The Antikythera Mechanism is a singular artifact, the only known example of this kind of mechanical computing device from antiquity. It provides us with a tantalizing glimpse into the remarkable astronomical knowledge and technical skill of the ancient Greeks, who we know from historical texts made sophisticated astronomical observations and developed complex mathematical models and theories for the movements of celestial bodies. But seeing those theories made manifest in a working mechanical calculator really brings home just how brilliant these ancient thinkers truly were.

The ancient Greeks had developed a geocentric (earth-centered) model of the cosmos based on nested spheres, with the sun, moon and planets rotating around the central earth on giant invisible orbs. The mathematics required to model and predict the often irregular motions of heavenly bodies through the sky with this system was highly complex. And yet, the Antikythera Mechanism proves that someone had solved the necessary equations and found a way to render this system in miniaturized gears and clockwork for practical use in tracking lunar and solar cycles, eclipses, and planetary motions.

It‘s an incredible achievement for the time and reveals a level of astronomical and mechanical engineering knowledge far beyond what many believed ancient peoples were capable of. Whoever designed and built it had to have been a genius, incorporating state-of-the-art ancient astronomy and mathematics into a useful, portable device.

So who created the Antikythera Mechanism and what was it used for? The honest answer is we still don‘t know for sure. The inscriptions mention astronomical and calendar cycles important to the ancient Greeks, so it seems to have been made for Greek users. But pinpointing exactly where and by whom remains difficult.

Based on its presumed date of manufacture and the advanced astronomical concepts it uses, some scholars believe the Antikythera Mechanism may have been influenced by the work of the ancient Greek astronomer Hipparchus. But Hipparchus himself didn‘t begin his career until around 140 BC, so if the device does date back earlier than that, he can‘t have been directly involved. Another top astronomer candidate would be Archimedes, who died in 212 BC and was known to have built sophisticated planetaria and other mechanisms. But there‘s no hard proof for any of these speculations.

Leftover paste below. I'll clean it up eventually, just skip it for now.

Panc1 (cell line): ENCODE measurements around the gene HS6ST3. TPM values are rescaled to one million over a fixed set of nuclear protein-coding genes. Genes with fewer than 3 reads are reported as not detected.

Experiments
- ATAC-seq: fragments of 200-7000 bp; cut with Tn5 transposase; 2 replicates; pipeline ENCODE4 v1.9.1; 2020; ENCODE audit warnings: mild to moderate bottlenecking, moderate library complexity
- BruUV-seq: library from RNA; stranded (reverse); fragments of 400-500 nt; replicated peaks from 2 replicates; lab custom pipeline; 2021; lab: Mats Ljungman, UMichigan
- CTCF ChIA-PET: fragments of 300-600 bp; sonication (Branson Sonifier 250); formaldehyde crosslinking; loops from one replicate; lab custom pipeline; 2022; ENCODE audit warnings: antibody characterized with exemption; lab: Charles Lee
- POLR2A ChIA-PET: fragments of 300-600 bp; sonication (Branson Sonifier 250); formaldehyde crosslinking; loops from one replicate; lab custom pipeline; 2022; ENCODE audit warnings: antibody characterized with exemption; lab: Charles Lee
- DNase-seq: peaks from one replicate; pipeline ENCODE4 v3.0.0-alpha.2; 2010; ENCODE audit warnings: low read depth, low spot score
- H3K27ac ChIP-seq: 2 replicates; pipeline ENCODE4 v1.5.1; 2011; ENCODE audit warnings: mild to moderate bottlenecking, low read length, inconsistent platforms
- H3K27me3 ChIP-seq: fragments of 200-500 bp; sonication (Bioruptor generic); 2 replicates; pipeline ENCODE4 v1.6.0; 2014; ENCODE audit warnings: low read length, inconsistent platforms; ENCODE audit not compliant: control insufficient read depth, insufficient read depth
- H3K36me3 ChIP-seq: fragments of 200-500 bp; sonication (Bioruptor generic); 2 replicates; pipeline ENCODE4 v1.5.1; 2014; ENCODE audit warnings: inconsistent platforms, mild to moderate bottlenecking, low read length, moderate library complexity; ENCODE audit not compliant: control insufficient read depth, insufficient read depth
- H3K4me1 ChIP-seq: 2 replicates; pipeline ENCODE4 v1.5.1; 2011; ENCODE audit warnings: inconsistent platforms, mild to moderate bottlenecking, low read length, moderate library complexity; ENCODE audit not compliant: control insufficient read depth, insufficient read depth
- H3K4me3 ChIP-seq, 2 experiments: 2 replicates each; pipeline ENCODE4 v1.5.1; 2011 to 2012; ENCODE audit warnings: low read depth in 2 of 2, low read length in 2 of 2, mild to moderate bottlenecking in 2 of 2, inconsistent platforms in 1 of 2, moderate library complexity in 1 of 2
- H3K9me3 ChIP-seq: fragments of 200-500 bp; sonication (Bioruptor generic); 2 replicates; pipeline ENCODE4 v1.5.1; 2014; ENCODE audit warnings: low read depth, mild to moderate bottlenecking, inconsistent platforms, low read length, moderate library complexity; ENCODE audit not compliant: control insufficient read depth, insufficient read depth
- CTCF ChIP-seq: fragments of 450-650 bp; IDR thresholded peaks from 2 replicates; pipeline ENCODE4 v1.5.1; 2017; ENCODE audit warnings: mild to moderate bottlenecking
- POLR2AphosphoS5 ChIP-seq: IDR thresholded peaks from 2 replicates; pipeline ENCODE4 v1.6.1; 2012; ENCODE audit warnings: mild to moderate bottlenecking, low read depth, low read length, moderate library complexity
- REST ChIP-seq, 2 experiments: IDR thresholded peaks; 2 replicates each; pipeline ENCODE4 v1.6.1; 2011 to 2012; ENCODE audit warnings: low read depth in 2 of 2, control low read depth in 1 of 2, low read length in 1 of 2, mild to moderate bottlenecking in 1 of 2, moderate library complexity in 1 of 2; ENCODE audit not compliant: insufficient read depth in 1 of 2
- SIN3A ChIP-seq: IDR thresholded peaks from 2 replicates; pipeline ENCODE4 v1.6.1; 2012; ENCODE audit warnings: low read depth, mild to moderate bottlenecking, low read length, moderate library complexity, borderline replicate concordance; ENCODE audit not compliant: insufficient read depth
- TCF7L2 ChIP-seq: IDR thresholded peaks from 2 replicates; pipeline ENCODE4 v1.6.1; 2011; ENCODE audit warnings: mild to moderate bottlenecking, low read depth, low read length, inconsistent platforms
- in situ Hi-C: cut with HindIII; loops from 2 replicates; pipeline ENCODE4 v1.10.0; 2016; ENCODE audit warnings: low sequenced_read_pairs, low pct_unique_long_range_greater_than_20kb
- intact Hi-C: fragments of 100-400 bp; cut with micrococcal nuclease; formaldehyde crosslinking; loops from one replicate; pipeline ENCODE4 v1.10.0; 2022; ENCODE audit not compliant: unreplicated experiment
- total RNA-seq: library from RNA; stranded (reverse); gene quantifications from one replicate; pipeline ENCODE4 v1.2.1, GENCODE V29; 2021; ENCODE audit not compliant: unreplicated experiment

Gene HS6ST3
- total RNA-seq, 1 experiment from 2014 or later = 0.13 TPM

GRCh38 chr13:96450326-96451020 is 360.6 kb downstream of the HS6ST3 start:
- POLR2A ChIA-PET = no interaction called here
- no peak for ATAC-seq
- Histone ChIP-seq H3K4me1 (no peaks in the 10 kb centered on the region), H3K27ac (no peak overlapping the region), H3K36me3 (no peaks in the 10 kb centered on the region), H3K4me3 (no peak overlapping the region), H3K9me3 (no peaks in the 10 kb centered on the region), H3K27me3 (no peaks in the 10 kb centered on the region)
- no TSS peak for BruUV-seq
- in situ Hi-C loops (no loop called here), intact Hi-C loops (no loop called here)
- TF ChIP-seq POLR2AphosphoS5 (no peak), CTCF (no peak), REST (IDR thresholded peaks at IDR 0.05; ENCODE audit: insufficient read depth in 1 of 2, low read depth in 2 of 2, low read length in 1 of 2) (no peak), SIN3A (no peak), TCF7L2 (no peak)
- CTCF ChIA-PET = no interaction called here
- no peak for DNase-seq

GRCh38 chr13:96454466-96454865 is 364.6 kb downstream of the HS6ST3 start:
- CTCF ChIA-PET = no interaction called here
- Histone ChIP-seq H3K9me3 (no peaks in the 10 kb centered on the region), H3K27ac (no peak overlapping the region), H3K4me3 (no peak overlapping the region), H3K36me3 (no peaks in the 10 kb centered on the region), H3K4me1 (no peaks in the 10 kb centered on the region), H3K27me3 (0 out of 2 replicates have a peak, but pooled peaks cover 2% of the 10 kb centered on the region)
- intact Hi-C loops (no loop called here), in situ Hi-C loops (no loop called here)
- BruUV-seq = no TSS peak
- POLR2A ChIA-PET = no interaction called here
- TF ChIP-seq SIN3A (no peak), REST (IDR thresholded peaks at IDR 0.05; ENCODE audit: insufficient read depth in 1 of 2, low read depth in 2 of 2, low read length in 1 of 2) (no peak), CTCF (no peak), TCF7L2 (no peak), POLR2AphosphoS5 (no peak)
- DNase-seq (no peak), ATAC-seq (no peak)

As for its purpose, it was clearly intended as an astronomical and calendrical calculator to track the cycles of the heavens. This could have had both practical uses for agriculture, navigation and timekeeping as well as religious and philosophical significance. To the ancient Greeks, the mathematical harmony and regularity of celestial motions was seen as a reflection of a divinely ordered cosmos. A device like this would have been a powerful symbol of their ability to understand and render that cosmic order in mechanical form.

But some have suggested such a complex mechanism could also have functioned as a teaching tool, a prestigious showpiece, or even a type of astrological fortune-telling device. Without any contemporary descriptions, we may never know for sure exactly how it was regarded and used. What we do know is that nothing else like it has survived from antiquity, suggesting it was a highly rare and valuable object.


The Antikythera Mechanism remains one of the most fascinating and mysterious relics of the ancient world. It‘s a singular artifact that upends assumptions about the limits of ancient science and technology. Here in one concise, portable form, we find a masterful blend of astronomical knowledge, mathematical skill and mechanical engineering that appears centuries ahead of its time.

That it was constructed at such an early date, before the development of anything else approaching its complexity, is truly mind-blowing. It provides a window into the genius of ancient Greek astronomers, mathematicians and inventors – revealing that their theories of the cosmos were not just abstract ideas, but could be rendered into precise, working physical models.

While there‘s still much we don‘t understand about this device – who exactly made it, what all its functions were, how widely such mechanisms were known in the ancient world – it‘s an object that never ceases to inspire awe at the capabilities and knowledge of ancient cultures. Today, it‘s rightly regarded as one of the wonders of the ancient world, an analog astronomical computer that seemingly didn‘t have any peers for well over a thousand years after its creation.

The Antikythera Mechanism is a reminder that ancient peoples were often far more technologically and intellectually sophisticated than many people give them credit for today. It‘s a masterpiece of human ingenuity that stands as one of the great treasures of Greek archaeology and a testament to the enduring quest of humans to understand the vast celestial cycles that guide our days, months, years and fates. Though it may forever retain some of its secrets, this ancient machine will continue to fascinate and inspire all who ponder the mysteries of the heavens.